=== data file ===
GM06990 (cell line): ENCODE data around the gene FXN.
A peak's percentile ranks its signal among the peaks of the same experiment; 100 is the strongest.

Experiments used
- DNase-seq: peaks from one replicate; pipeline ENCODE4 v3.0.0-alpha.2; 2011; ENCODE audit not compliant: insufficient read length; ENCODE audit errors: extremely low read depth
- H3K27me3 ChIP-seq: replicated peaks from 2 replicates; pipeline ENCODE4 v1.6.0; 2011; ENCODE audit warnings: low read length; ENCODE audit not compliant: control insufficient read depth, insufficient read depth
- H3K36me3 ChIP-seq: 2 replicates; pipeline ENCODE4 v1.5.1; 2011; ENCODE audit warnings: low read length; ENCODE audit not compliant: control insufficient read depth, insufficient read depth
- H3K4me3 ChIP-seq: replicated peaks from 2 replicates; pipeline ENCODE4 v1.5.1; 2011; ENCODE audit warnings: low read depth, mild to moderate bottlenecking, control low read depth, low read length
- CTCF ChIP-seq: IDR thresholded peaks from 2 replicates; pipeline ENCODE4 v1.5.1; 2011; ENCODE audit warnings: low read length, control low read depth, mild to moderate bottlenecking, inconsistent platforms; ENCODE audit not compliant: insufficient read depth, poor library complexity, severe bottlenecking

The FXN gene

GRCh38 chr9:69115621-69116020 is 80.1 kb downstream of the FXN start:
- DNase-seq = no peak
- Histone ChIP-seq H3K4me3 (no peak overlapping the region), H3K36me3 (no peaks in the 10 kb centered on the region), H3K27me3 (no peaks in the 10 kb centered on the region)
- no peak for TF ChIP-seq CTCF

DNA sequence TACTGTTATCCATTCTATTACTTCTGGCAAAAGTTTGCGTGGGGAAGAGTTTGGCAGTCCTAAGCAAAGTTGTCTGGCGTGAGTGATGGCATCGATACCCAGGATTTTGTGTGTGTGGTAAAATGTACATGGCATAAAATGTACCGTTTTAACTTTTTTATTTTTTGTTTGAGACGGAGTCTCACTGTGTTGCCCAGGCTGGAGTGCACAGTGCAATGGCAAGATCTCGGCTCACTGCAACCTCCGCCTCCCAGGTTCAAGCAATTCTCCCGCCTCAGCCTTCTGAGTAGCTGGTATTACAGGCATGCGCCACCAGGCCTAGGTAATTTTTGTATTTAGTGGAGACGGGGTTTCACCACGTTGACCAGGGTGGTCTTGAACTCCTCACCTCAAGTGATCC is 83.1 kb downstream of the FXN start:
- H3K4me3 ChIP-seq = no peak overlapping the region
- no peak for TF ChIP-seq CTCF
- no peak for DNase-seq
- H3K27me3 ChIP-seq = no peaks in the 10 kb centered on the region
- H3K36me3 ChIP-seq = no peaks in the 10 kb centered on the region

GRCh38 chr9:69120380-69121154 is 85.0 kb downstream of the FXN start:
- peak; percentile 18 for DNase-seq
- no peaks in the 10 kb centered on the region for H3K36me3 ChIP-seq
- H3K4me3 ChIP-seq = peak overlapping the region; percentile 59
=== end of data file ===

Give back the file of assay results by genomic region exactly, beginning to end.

GM06990 (cell line): ENCODE data around the gene FXN.
A peak's percentile ranks its signal among the peaks of the same experiment; 100 is the strongest.

Experiments used
- DNase-seq: peaks from one replicate; pipeline ENCODE4 v3.0.0-alpha.2; 2011; ENCODE audit not compliant: insufficient read length; ENCODE audit errors: extremely low read depth
- H3K27me3 ChIP-seq: replicated peaks from 2 replicates; pipeline ENCODE4 v1.6.0; 2011; ENCODE audit warnings: low read length; ENCODE audit not compliant: control insufficient read depth, insufficient read depth
- H3K36me3 ChIP-seq: 2 replicates; pipeline ENCODE4 v1.5.1; 2011; ENCODE audit warnings: low read length; ENCODE audit not compliant: control insufficient read depth, insufficient read depth
- H3K4me3 ChIP-seq: replicated peaks from 2 replicates; pipeline ENCODE4 v1.5.1; 2011; ENCODE audit warnings: low read depth, mild to moderate bottlenecking, control low read depth, low read length
- CTCF ChIP-seq: IDR thresholded peaks from 2 replicates; pipeline ENCODE4 v1.5.1; 2011; ENCODE audit warnings: low read length, control low read depth, mild to moderate bottlenecking, inconsistent platforms; ENCODE audit not compliant: insufficient read depth, poor library complexity, severe bottlenecking

The FXN gene

GRCh38 chr9:69115621-69116020 is 80.1 kb downstream of the FXN start:
- DNase-seq = no peak
- Histone ChIP-seq H3K4me3 (no peak overlapping the region), H3K36me3 (no peaks in the 10 kb centered on the region), H3K27me3 (no peaks in the 10 kb centered on the region)
- no peak for TF ChIP-seq CTCF

DNA sequence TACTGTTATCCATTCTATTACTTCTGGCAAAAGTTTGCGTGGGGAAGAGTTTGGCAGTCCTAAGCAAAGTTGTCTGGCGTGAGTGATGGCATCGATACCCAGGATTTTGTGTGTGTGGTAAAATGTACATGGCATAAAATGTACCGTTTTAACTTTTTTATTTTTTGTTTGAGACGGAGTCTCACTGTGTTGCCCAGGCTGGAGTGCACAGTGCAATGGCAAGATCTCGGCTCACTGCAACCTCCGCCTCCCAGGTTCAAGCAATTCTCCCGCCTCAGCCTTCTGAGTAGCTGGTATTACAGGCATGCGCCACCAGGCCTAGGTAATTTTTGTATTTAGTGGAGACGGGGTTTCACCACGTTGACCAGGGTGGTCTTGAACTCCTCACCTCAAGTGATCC is 83.1 kb downstream of the FXN start:
- H3K4me3 ChIP-seq = no peak overlapping the region
- no peak for TF ChIP-seq CTCF
- no peak for DNase-seq
- H3K27me3 ChIP-seq = no peaks in the 10 kb centered on the region
- H3K36me3 ChIP-seq = no peaks in the 10 kb centered on the region

GRCh38 chr9:69120380-69121154 is 85.0 kb downstream of the FXN start:
- peak; percentile 18 for DNase-seq
- no peaks in the 10 kb centered on the region for H3K36me3 ChIP-seq
- H3K4me3 ChIP-seq = peak overlapping the region; percentile 59